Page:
The authors of a 2008 study purporting to explain how the herbicide atrazine acts on cancer cells have asked the journal that published it to retract it for “inadvertent errors,” Retraction Watch has learned.
The notice for “G-Protein-Coupled Receptor 30 and Estrogen Receptor-a are Involved in the Proliferative Effects Induced by Atrazine in Ovarian Cancer Cells,” published in Environmental Health Perspectives, will read:
The Authors discovered that inadvertent errors occurred in sorting the files related to the presentation of the Western blots in Figures 6 and 8 and requested that their paper be retracted. The authors stand by the soundness of the study, and have advised the Editor of their intention to submit an amended manuscript, which incorporates appropriate changes, for consideration for publication in a future issue of the Journal. The Authors apologize for any inconvenience caused.
The original study concluded:
Our results indicate a novel mechanism through which atrazine may exert relevant biological effects in cancer cells. On the basis of the present data, atrazine should be included among the environmental contaminants potentially able to signal via GPR30 in eliciting estrogenic action.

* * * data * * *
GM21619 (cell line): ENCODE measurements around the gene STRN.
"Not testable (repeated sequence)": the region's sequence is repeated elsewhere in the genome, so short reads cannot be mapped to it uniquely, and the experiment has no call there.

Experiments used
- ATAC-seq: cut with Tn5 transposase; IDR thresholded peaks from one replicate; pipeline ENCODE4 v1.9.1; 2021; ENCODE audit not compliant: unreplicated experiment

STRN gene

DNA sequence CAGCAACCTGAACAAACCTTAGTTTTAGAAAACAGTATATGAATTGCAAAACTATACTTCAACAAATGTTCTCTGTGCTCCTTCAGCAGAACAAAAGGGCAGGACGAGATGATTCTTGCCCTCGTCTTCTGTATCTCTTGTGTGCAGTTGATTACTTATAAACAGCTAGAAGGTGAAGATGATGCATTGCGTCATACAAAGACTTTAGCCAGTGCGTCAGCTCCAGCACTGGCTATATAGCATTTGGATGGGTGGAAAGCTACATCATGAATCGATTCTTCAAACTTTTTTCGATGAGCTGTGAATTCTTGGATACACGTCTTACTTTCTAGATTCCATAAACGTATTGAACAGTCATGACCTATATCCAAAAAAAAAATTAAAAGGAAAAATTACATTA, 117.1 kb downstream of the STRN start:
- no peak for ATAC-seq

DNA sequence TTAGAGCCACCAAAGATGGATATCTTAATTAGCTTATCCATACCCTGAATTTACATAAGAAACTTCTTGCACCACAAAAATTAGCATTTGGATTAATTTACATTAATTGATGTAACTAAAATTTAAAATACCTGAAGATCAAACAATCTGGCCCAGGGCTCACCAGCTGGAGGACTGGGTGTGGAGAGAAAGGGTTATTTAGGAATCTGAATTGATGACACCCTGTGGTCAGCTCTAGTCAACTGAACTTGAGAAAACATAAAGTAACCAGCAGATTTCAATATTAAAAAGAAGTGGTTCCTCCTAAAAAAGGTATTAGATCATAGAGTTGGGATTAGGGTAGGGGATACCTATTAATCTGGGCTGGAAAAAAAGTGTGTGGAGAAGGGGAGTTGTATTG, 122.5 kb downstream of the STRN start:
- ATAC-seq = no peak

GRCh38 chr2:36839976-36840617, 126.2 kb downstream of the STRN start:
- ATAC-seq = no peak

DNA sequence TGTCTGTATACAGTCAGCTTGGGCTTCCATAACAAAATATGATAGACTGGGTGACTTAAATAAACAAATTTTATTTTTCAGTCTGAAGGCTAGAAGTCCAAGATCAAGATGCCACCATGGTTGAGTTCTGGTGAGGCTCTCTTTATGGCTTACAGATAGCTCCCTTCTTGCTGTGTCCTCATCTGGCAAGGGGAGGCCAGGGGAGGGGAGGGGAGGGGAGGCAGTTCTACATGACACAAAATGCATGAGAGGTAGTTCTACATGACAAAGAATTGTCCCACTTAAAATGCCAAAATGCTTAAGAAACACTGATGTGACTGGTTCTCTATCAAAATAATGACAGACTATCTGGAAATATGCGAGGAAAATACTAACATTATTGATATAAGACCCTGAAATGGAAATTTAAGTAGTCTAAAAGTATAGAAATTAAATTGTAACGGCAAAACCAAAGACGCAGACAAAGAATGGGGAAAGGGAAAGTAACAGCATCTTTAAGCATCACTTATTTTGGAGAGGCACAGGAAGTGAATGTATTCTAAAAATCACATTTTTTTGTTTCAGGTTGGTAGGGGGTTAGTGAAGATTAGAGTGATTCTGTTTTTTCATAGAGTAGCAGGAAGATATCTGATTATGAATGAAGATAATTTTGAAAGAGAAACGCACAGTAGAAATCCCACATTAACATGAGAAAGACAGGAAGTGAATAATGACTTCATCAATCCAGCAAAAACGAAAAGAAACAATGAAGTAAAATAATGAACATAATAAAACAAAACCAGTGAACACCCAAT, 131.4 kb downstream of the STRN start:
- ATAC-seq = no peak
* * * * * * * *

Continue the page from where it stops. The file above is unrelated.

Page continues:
The paper has been cited 47 times, according to Thomson Scientific’s Web of Knowledge. The state of California’s Office of Environmental Health Hazard Assessment also refers to it.
It was apparently the pseudonymous Clare Francis — the person who some editors claim wastes their time — who called the troublesome images to the journal’s attention. We’ve asked corresponding author Marcello Maggiolini for comment, and will update with anything we learn.
Update, 11:30 a.m. Eastern: Maggiolini tells us that no other papers will be affected. PubPeer commenters have raised questions about four other papers.